List of Colors starting with J
    The popular colors that start with the letter J are Jade, Jet, June Bud and Jungle Green
    List of colors A - Z

    JUBILEE (or JUBILE), YEAR OF, in the Bible, the name applied in the Holiness section of the Priestly Code of the Hexateuch (Lev. xxv.) to the observance of every 5oth year, determined by the lapse of seven seven-year periods as a year of perfect rest, when there was to be no sowing, nor even gathering of the natural products of the field and the vine. At the beginning of the jubilee-year the liberation of all Israelitish slaves and the restoration of ancestral possessions was to be proclaimed. As regards the meaning of the name " jubilee " (Heb. yobel) modern scholars are agreed that it signifies " ram " or " ram's horn." "Year of jubilee " would then mean the year that is inaugurated by the blowing of the ram's horn (Lev. xxv. g). According to Lev. xxv. 8–12, at the completion of seven sabbaths of years (i.e. 7 X7 = 49 years) the trumpet of the jubilee is to be sounded " throughout the land " on the loth day of the seventh month (Tisri 1o), the great Day of Atonement. The 5oth year thus announced is to be " hallowed," i.e. liberty 1 is to be proclaimed everywhere to everyone, and the people are to return " every man unto his possession and unto his family." As in the sabbatical year, there is to be no sowing, nor reaping that which grows of itself, nor gathering of grapes. As regards real property (Lev. xxv. 13–34) the law is that if any Hebrew under pressure of necessity shall alienate his pro- perty he is to get for it a sum of money reckoned according to the number of harvests to be reaped between the date of alienation and the first jubilee-year: should he or any relation desire to redeem the property before the jubilee this can always be done be repaying the value of the harvests between the redemption and the jubilee. This legal enactment, though it is not found (nor anything like it) in the earlier collections of laws, is evidently based on (or modified from) an ancient custom which conferred on a near kinsman the right of pre-emption as well as of buying back (cf. Jer. xxxii. 6 sqq.). The tendency to impose checks upon the alienation of landed property was exceptionally strong in Israel. The fundamental principle is that the land is a sacred possession belonging to Yahweh. As such it is not to be alienated from Yahweh's people, to whom it was originally assigned. In Ezekiel's restoration programme " crown lands presented by the ` prince ' to any of his officials revert to the crown in the year of liberty (? jubilee year)"; only to his sons may any portion of his inheritance be alienated in perpetuity (Ezek. xlvi. T6–18; cf. Code of Hammurabi, § 38 seq.). The same rule applies to dwelling-houses of unwalled villages; the case is different, however, as regards dwelling-houses in walled cities. These may be redeemed within a year after trans, fer, but if not redeemed within that period they continue permanently in possession of the purchaser, and this may well be an echo of ancient practice. An exception to this last rule is made for the houses of the Levites in the Levitical cities. As regards property in slaves (Lev. xxv. 35–55) the Hebrew whom necessity has compelled to sell himself into the service of his brother Hebrew is to be treated as a hired servant and sojourner, and to be released absolutely at the jubilee; non-Hebrew bondmen, on the other hand, are to be bondmen for ever. But the Hebrew who has sold himself to a stranger or sojourner is entitled to freedom at the year of jubilee, and further is at any time redeemable by any of his kindred—the redemption price being regulated by the number of years to run between the redemption and the jubilee, according to the ordinary wage of hired servants. Such were the enactments of the Priestly Code—which, of course, represents the latest legislation of the Pentateuch (post-exilic). These enactments, in order to be understood rightly, must be viewed in relation to the earlier 1 Heb. deror. The same word (dur¢ru) is used in the Code of Hammurabi in the similar enactment that wife, son or daughter sold into slavery for debt are to be restored to liberty in the fourth year (§ 117). similar provisions in connexion with the sabbatical (seventh) year. " The foundations of Lev. xxv. are laid in the ancient provisions of the Book of the Covenant (Exod. xxi. 2 seq.; xxiii. to seq.) and in Deuteronomy (xv.). The Book of the Covenant enjoined that the land should lie fallow and Hebrew slaves be liberated in the seventh year; Deuteronomy required in addition the remission of debts " (Benzinger). Deuteronomy, it will be noticed, in accordance with its humanitarian tendency, not only liberates the slave but remits the debt. It is evident that these enactments proved impracticable in real life (cf. Jer. xxxiv. 8 seq.), and so it became necessary in the later legislation of P, represented in the present form of Lev. xxv., to relegate them to the 5oth year, the year of jubilee. The latter, however, was a purely theoretic development of the Sabbath idea, which could never have been reduced to practice (its actual observance would have necessitated that for two consecutive years—the 4gth and 5oth—absolutely nothing could be reaped, while in the 5Ist only summer fruits could be obtained, sowing being prohibited in the 5oth year). That in practice the enactments for the jubilee-year were disregarded is evidenced by the fact that, according to the unanimous testimony of the Talmudists and Rabbins, although the jubilee-years were " reckoned " they were not observed. The conjecture of Kuenen, supported by Wellhausen, that originally Lev. xxv. 8 seq. had reference to the seventh year is a highly probable one. This may be the case also with Ezek. xlvi. 16–18 (cf. Jer. xxxiv. 14). A later Rabbinical device for evading the provisions of the law was the prosbul (ascribed to Hillel) —i.e. a condition made in the presence of the judge securing to the creditor the right of demanding repayment at any time, irrespective of the year of remission.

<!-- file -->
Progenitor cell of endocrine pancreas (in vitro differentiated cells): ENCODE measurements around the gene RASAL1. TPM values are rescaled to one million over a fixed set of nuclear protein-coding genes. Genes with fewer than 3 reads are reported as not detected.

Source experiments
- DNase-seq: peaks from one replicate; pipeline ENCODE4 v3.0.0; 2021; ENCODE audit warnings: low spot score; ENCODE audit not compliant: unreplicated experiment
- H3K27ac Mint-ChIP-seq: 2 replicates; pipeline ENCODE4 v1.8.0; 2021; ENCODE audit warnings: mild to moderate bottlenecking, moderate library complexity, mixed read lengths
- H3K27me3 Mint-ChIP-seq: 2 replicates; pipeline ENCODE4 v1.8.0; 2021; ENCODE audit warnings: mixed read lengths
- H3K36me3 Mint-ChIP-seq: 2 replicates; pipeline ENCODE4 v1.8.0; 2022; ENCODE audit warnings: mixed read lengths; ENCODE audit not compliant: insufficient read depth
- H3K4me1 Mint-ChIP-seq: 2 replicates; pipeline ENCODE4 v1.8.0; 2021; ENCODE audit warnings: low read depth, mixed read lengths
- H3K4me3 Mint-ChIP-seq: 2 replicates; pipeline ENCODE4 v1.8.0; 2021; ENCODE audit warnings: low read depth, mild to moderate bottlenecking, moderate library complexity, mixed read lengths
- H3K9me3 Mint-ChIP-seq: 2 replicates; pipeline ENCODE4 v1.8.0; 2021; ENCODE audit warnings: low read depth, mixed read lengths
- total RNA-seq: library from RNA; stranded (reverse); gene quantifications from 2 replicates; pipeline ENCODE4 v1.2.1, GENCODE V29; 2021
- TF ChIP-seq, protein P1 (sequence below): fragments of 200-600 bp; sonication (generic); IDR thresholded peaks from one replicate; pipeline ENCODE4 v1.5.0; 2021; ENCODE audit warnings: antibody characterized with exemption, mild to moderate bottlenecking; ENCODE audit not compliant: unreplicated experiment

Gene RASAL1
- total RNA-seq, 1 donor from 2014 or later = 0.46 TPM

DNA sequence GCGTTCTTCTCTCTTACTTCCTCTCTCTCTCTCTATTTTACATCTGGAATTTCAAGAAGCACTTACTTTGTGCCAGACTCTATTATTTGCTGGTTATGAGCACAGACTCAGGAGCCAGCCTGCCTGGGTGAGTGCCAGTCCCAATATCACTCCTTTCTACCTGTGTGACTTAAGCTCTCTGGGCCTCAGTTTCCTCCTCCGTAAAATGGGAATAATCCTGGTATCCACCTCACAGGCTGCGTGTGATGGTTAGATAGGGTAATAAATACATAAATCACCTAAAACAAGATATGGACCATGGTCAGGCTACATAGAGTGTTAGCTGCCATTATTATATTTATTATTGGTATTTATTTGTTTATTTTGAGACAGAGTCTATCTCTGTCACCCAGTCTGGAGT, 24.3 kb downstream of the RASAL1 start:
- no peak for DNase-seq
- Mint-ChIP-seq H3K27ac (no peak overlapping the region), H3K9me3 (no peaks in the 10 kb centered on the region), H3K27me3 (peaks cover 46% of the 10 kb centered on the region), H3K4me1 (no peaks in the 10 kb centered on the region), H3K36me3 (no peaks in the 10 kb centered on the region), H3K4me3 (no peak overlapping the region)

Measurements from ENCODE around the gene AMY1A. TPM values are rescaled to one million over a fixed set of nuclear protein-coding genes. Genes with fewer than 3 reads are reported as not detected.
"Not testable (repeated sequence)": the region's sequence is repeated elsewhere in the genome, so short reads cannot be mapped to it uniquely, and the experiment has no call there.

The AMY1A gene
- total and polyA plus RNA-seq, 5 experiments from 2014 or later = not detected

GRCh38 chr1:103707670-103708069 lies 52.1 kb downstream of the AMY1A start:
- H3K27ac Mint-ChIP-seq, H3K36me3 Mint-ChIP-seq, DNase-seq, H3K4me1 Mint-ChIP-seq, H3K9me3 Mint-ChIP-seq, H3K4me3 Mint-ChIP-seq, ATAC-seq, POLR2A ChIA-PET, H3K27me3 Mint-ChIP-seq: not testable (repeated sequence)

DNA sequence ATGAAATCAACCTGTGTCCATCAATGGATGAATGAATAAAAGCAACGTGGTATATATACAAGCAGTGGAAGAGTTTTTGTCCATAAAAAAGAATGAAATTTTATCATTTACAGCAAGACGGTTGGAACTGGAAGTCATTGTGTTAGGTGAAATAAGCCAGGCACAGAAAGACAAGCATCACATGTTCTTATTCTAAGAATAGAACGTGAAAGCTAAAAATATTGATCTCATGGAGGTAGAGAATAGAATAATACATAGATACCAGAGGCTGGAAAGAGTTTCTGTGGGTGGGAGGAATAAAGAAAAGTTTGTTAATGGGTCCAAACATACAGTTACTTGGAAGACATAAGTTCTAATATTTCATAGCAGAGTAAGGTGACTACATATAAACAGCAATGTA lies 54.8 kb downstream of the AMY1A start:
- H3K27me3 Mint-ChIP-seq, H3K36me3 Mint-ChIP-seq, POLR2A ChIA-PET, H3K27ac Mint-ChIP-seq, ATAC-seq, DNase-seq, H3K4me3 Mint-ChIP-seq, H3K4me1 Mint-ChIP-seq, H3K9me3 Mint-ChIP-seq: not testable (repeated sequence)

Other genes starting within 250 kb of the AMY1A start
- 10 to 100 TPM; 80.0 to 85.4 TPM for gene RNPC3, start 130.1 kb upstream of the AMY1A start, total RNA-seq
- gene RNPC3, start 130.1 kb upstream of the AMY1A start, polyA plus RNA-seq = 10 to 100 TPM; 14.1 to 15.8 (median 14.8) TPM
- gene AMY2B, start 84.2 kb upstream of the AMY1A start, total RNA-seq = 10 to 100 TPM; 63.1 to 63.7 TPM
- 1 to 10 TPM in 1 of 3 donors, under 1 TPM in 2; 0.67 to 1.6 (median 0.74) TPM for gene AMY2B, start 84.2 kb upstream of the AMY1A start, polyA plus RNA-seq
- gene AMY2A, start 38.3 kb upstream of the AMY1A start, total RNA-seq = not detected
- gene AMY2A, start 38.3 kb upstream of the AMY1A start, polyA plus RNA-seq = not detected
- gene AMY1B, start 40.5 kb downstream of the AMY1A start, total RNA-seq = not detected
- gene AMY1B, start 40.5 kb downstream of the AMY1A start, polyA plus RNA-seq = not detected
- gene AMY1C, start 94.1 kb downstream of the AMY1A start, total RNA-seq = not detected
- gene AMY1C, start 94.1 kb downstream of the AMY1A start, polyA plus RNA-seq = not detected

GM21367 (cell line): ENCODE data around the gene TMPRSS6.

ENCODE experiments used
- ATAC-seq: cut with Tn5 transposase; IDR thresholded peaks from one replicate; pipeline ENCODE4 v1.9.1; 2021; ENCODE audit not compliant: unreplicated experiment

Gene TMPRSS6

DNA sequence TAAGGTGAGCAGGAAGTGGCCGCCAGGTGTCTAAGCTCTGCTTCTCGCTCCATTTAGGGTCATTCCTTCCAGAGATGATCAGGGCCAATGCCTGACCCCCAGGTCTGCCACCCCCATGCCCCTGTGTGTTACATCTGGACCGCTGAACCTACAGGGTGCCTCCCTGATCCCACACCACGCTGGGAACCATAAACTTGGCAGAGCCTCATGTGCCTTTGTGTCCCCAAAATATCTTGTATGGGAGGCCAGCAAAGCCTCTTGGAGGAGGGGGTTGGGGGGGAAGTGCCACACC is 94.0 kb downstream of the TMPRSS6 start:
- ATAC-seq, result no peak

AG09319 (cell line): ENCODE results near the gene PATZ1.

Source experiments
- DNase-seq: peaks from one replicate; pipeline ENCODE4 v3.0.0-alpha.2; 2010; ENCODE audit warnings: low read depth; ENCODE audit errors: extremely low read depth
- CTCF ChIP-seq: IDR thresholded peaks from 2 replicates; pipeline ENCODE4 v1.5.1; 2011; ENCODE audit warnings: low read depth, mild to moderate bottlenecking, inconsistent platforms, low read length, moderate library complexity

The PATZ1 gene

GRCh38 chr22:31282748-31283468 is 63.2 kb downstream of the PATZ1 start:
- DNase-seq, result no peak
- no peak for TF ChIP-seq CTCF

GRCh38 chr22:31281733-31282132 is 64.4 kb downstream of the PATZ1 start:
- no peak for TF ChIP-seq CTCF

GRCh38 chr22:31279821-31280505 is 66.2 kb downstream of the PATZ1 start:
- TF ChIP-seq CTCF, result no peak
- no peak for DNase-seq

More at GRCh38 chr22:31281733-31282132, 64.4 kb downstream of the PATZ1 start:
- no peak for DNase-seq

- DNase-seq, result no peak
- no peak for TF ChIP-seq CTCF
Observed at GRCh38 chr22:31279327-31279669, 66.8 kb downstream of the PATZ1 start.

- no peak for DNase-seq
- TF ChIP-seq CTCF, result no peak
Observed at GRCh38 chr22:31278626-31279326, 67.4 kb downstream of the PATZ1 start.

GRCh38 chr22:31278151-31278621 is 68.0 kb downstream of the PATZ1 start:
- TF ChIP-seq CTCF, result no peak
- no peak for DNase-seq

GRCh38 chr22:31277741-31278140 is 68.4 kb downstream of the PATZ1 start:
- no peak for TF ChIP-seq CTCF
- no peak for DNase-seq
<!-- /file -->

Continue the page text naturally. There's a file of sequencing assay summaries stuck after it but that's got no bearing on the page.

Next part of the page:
The wholesale establishment cf the same firm is the work of H. H. Richardson, considered one of his best, and one of the most admirable examples among American commercial buildings. The city hall and county court house (cost, $4,500,000) is an enormous double building in a free French Renaissance style, with columned facades. The new Federal building (finished in 1905; cost, $4,750,000) is a massive edifice (a low rectangle surmounted by a higher inner cross and crowned with a dome). The public library (1893–1897, $2,125,000), constructed of dark granite and limestone, with rich interior decorations of varied frescoes, mosaics, ornamental bronze and iron-work, and mottoes, is one of the handsomest libraries of the country. The Chicago Art Institute (1892-1803 ; Italian Renaissance), the Chicago Orchestra building (1004), and the Commercial National Bank, are also noteworthy. The finest residence streets are the Lake Shore Drive of the North Side and the " boulevards "—broad parkways that connect the parks of the city—of which Michigan Avenue, Drexel and Grand are the finest. The city's 1 The highest value ever paid in Chicago for land actually sold, up to 1901, was $25o per sq. ft. (1892) ; a few rental contracts have been based upon an assumed higher value. A municipal ordinance placing the extreme construction at 15o ft. was repealed in 1902. 2 This is true of all the new large buildings. The "old ' post 'office, completed in 188o at a cost of $5,3755,o00, was practically a crumbling ruin within fifteen years; its foundations were inadequate. , Years were spent in sinking the foundation of the new Federal building that replaced the old.environs are not of particular beauty, but there are bluffs on the lake to the north, and woods to the south-west, and a fair variety of pretty hill and plain; and though the Calumet and Chicago rivers have been given over to commerce, the valley of the Desplaines will be preserved in the park system. On the South Side are the Union Stockyards, established in 1865, by far the largest in the world. They cover about 500 acres, have about 45 M. of feeding and watering troughs, and can accommodate at one time more than 400,000 hogs, cattle, sheep and horses. Public Works and Communications.—Local transit is provided for by the suburban service of the steam railways, elevated electric roads, and a system of electric surface cars. Two great public works demand notice: the water system and the drainage canal. Water is pumped from Lake Michigan through several tunnels connecting with " cribs " located from 2 to 5 M. from shore. The " cribs " are heavy structures of timber and iron loaded with stone and enclosing the in-take cylinders, which join with the tunnels well below the bottom of the lake. The first tunnel was completed in 1867. The capacity of the tunnels was estimated in 1900 by two very competent authorities at 528 and 615 million gallons daily, respectively. The average daily supply in 1909 was 475,000,000 gallons; there were then 16.6 m. of tunnels below the lake. The wastes of the city—street washings, building sewage, the offal of slaughter-houses, and wastes of distilleries and rendering houses—were originally turned into the lake, but before 187o it was discovered that the range of impurity extended already a mile into the lake, half-way to the water " crib," and it became evident that the lake could not be indefinitely contaminated. The Illinois and Michigan Canal, for which the right of way was granted in 1821 and which was built in 1836–1841 and 184 1848, and opened in 1848 (cost, $6,557,681) ,was once thought to have solved the difficulty; it is connected with the main (southern) branch of the Chicago river, 5 m. from its mouth, with the Illinois river at La Salle, the head of steamer navigation on the Illinois river, and is the natural successor in the evolution of transportation of the old Chicago portage, z m. in length, between the Chicago river and the headwaters of the Kankakee; it was so deepened as to draw water out from the lake, whose waters thus flowed toward the Gulf of Mexico. It is about 96 m. long, 40-42 ft. wide, and 4-7 ft. deep, but proved inadequate for the disposal of sewage. A solution of the problem was imperative by 1876, but almost all the wastes of the city continued nevertheless to be poured into the lake. In 1890 a sanitary district, including part of the city and certain suburban areas to be affected, was organized, and preparations made for building a greater canal that should do effectively the work it was once thought the old canal could do. The new drainage canal, one of the greatest sanitary works of the world, constructed between 1892 and 1900 under the control of the trustees of the Sanitary District of Chicago (cost up to 1901, $35,448,291), joins the south branch of the Chicago with the Desplaines river, and so with the Illinois and Mississippi, and is 28.5 M. long,' of which 15 M. were cut through rock; it is 22 ft. deep and has a minimum width of 164 ft. The canal, or sewer, is flushed with water from Lake Michigan, and its waters are pure within a flow of 150 m.4 Its capacity, which was not at first fully utilized, is 600,000 cub. ft. per minute, sufficient entirely to renew the water of the Chicago river daily. A system of intercepting sewers to withdraw drainage into the lake was begun in 1898; and the construction of a canal to drain the Calumet region was begun in 1910. The Illinois and Michigan canal is used by small craft, and the new drainage canal also may be used for shipping in view of the Federal government's improvements of the rivers connecting it with the Mississippi for the construction of a ship-canal for large vessels. The canal also made possible the development (begun in 1903) of enormous Total excavation, 42,397,904 cub. yds. ; of solid rock, 12,265,000. 4 It has been conclusively proved that the Illinois is purer than the Mississippi at their junction. The undiluted sewage of the old canal drove the fish from the river, but they have come back since the opening of the new canal. hydraulic power for the use of the city. The Illinois and Michigan Canal has been supplemented by the Illinois and Mississippi Canal, commonly known as " the Hennepin," from its starting at the great bend of the Illinois river 1'-h m. above Hennepin, not far below La Salle; the first appropriation for it was made in 189o, and work was begun in 1892 and completed in October 1907. Its course from Hennepin is by the Bureau Creek valley to the mouth of Queen river on the Rock river, thence by the Rock river and a canal around its rapids at Milan to its mouth at Rock Island on the Mississippi river. This barge canal is 8o ft. wide at water-line, 52 ft. wide at the bottom, and 7 ft. deep. Its main feeder is the Rock river, dammed by a dam nearly 15oo ft. long between Sterling and Rock Falls, Illinois, where the opening of the canal was celebrated on the 24th of October 1907. Beginning with 1892 steam railways began the elevation (or depression) of their main tracks, of which there were in 1904 some 838 m. within the city. Another great improvement was begun in 1901 by a private telephone company. This is an elaborate system of freight subways, more than 65 m. of which, underlying the entire business district,had been constructed before 1909. It is the only subway system in the world that seeks to clear the streets by the lessening of trucking, in place of devoting itself to the transportation of passengers. Direct connexion is made with the freight stations of all railways and the basements of important business buildings, and coal, building materials, ashes and garbage, railway luggage, heavy mail and other kinds of heavy freight are expeditiously removed and delivered. Telegraph and telephone wires are carried through the tunnel, and can be readily repaired. The subway was opened for partial operation in 1905.1 Parks.—The park system may be said to have been begun in 1869, and in 1870 aggregated 1887 acres. Chicago then acquired the name of " The Garden City," which still clings to her. But many other cities have later passed her (until in 1904, though the second largest of the country, she ranked only thirty-second in her holdings of park area per capita among American cities of too,000 population). In 1908 the acreage of the municipal parks was 3179 acres, and there were 61.4 m. of boulevards. After 1900 another period of ambitious development began. The improvement of old and the creation of new " internal " parks, i.e. within the cordon of those older parks and boulevards that once girdled the city but have been surrounded in its later growth; the creation of a huge metropolitan ring—similar to that of Boston but vaster (35,000 acres)—of lake bluffs, hills, meadows, forests and river valley; and a great increase of " neighbourhood parks " in the poor districts, are included in the new undertakings. The neighbourhood park, usually located near a school, is almost all-inclusive in its provision for all comers, from babyhood to maturity, and is open all day. There are sand gardens and wading ponds and swings and day nurseries, gymnasiums, athletic fields, swimming pools and baths, reading-rooms—generally with branches of the city library —lunch counters, civic club rooms, frequent music, assembly halls for theatricals, lectures, concerts, or meetings, penny savings banks, and in the winter skating ponds. These social centres have practically all been created since about 1895. There are also municipal baths on the lake front and elsewhere. The older parks include several of great size and beauty. Lincoln Park (area 552 acres), on the lake shore of the North Side, has been much enlarged by an addition reclaimed from the lake. It has fine monuments, conservatories, the only zoological garden in the city, and the collections of the Academy of Sciences. A breakwater carriage drive connects with a boulevard to Fort Sheridan (27 m.) up the lake. Jackson Park (542 acres), on the lake shore of the South Side, was the main site of the World's 1 The cut was almost entirely through firm clay. It was estimated (1905) that the total freight handled weekly in the business district was nearly 500,000 tons, and the subway was designed to handle this amount when completed. The tunnels are 12•75X 14 and 7.5 X6 ft., all concrete. The cars are drawn by trolley wire loco-motives on a track of 2 ft. gauge. Columbian Exposition of 1893, and contains the Field Columbian Museum, occupying the art building of the exposition. It is joined with Washington Park (371 acres) by the Midway Plaisance, a wide boulevard, intended to be converted into a magnificent sunken water-course connecting the lagoons of the two parks with Lake Michigan. Along the Midway are the grey-stone buildings of the University of Chicago, and of its (Blaine) School of Education. On the West Side are three fine parks—Douglas, Garfield (with a fine conservatory), and Humboldt, which has a remarkable rose garden (respectively 182, 187 and 206 acres), and in the extreme South Side several others, including Calumet (66 acres), by the lake side, and Marquette (322 acres), Jackson Boulevard, Western Avenue Boulevard and Marshall Boulevard join the South and the West Park systems. Neither New York nor Boston has preserved as has Chicago the beauty of its water front. The shore of the North Side is quite free, and beginning a short distance above the river is skirted for almost 30 M. by the Lake Shore Drive, Lincoln Park and the Sheridan Drive. The shore of the South Side is occupied by railway tracks, but they have been sunk and the shore otherwise improved. In addition to Calumet and Jackson parks there was another just below the river, Lake Park, which has since been included in Grant Park, mostly reclaimed from the water. Here are the public library and the building of the Art Institute (opened in 1893); the park had also been pro-posed as the site of a new building for the Field Museum of Natural History. The park and boulevards along the lake in 1905 stretched 1o•78 m., within the city limits, or almost half the total frontage.' The inner "boulevards" are broad parked ways, 150 to 300 ft. wide, joining the parks; Chicago was the first American city to adopt this system. Art.—Among the monuments erected in public places are a Columbus by D. C. French and a bronze replica of French's equestrian statue of Washington in Paris; statues of John A. Logan and Abraham Lincoln by St Gaudens; monuments commemorating the Haymarket riot and the Fort Dearborn massacres; statues of General Grant, Stephen A. Douglas, La Salle, Schiller, Humboldt, Beethoven and Linnaeus. There is also a memorial to G. B. Armstrong (1822-1871), a citizen of Chicago, who founded the railway mail service of the United States. A city art commission approves all works of art before they become, the property of the city, and at the request of the mayor acts in various ways for the city's aesthetic betterment. The Architectural Club labours for the same end. A Municipal Art League (organized in 1899) has done good work in arousing civic pride; it has undertaken, among• other things, campaigns against bill-board advertisements,' and against the smoke nuisance. The Art Institute of Chicago contains valuable collections of paintings, reproductions of bronzes and sculpture, architectural casts, and other objects of art. Connected with it is the largest and most comprehensive art school of the county—including newspaper illustration and a normal school for the training of teachers of drawing in the public schools. The institute was incorporated in 1879, though its beginnings go back to 1866, while the school dates from 1878. The courses in architecture are given with the co-operation of. the Armour Institute of Technology. There are also a number of notable private art collections in the city. In 1894 the Chicago Public School Art Society was founded to secure the placing of good works of art in the public schools. Picture collections are also exchanged among the neighbourhood-park homes. Music in Chicago owes much to the German element of the population. Especially noteworthy among musical organizations 2 The Illinois Central enters the business centre by tracks laid along the lake shore. Certain rights as to reclaiming land were granted it in 1852, but the railway extended its claims indefinitely to whatever land it might reclaim. In 1883 began a great legal struggle to determine the respective rights of the United States, the state of Illinois. Chicago, and the Illinois Central in the reclaimed lands and the submerged lands adjacent. The outcome was favour-able to the city. 3 There were 5o m. of them in 1904. are the Apollo Musical Club (1872) and The Theodore Thomas orchestra, which has disputed with the Boston Orchestra the claim to artistic primacy in the United States. Its leader from its organization in 18g1 until his death in 1905 was Theodore Thomas, who had long been identified with summer orchestral concerts in the city. In 1904 a fund was gathered by public subscription to erect a handsome building and endow the orchestra. The Field Museum of Natural History, established (1894) largely by Marshall Field, is mainly devoted to anthropology and natural history. The nucleus of its great collection was formed by various exhibits of the Columbian Exposition which were presented to it. Its collections of American ethnology, of exceptional richness and value, are constantly augmented by research expeditions. In addition to an original endowment of $1,000,000, Mr Field bequeathed to the museum $8,000,000, to be utilized in part for the new building which is being erected in Jackson Park. Libraries.—At the head of the libraries of the city stands the public library ' (established 1872; opened 1874), supported by taxation, which on the 1st of June 1910 had 402,848 *Volumes, and in the year 1910 circulated 1,805,012 volumes. In 1889 John Crerar (1827-1889), a wealthy manufacturer of railroad supplies, left to the city for the endowment of a non-circulating library funds which in 1907 were estimated to amount to $3,400,000. The library was incorporated in 1894 and was opened in 1897 ; in February 1908 it had 216,000 volumes and 6o,000 pamphlets. It occupies a floor in the Marshall Field Building on Wabash Avenue. Another reference library was established (opened in 1887) with a bequest (1868) of Walter L. Newberry. It has a rich endowment, and in February 1908 had 191,644 volumes and 43,644 pamphlets. By a plan of co-operation each of these three libraries devotes itself primarily to special fields: the John Crerar is best for the natural, physical and social sciences; the Newberry is particularly strong in history, music, medicine, rare books and fine editions; the public library covers the whole range of general literature. The library of the University of Chicago contained in 1908 some 450,000 titles. Among other collections are those of the Chicago Historical Society (1856; about 150,000 titles in 1908), the Athenaeum (1871); the Law Institute and Library (1857), which in 1908 had about 46,500 volumes; the Art Institute, the Field Museum of Natural History, the Academy of Sciences (1857) and the libraries of various schools. Universities and Colleges.—T here are three universities situated wholly or in part in the city. The leading institution is the University of Chicago (see CHICAGO, UNIVERSITY OF). The professional department of North-Western University is in Chicago, while its academic department is in the suburb of Evanston. North-Western University was organized in 1851 and is under Methodist Episcopal control. Its students in 1908 (exclusive of pupils in " co-operating " theological schools) numbered 3850; the best equipped departments are those of dentistry, medicine and pharmacy. There are two Roman Catholic colleges in Chicago: Loyola University (chartered in 1870), with a department of law, called Lincoln College (1908), and a medical department; and St. Stanislaus College (187o). The College of Physicians and Surgeons is the medical department of the University of Illinois, at Champaign-Urbana. Theological schools independent of the universities include the McCormick Theo-logical Seminary (Presbyterian); the Chicago Theological Seminary (Congregational, opened 1858, and including German, Danish-Norwegian and Swedish Institutes); the Western Episcopal Theological Seminary; a German Lutheran theological seminary, and an Evangelical Lutheran theological seminary. There are a number of independent medical schools and schools of dentistry and veterinary surgery. The Lewis Institute (bequest 1877, opened 1896), designed to give a practical education to boys and girls at a nominal cost, and the Armour Institute of ' Thomas Hughes was a leader in gathering English gifts for such a library immediately after the " great fire." A nucleus of Io,, oo -•aiumes--7noo from England and 3500 from other countries, esnecially Germany--was thus secured. Technology, one of the best technical schools of the country, provide technical education and are well endowed. The Armour Institute was founded in 1892 by Philip D. Armour, and was opened in 1893. It comprises the College of Engineering, including, besides the usual departments, a department of chemical engineering and a department of fire protection engineering, a department of " commercial tests," and the Armour Scientific Academy (preparatory). In 1907 the Institute had 1869 students. The Chicago Academy of 'Science (1857) has a handsome building and museum collections in Lincoln Park.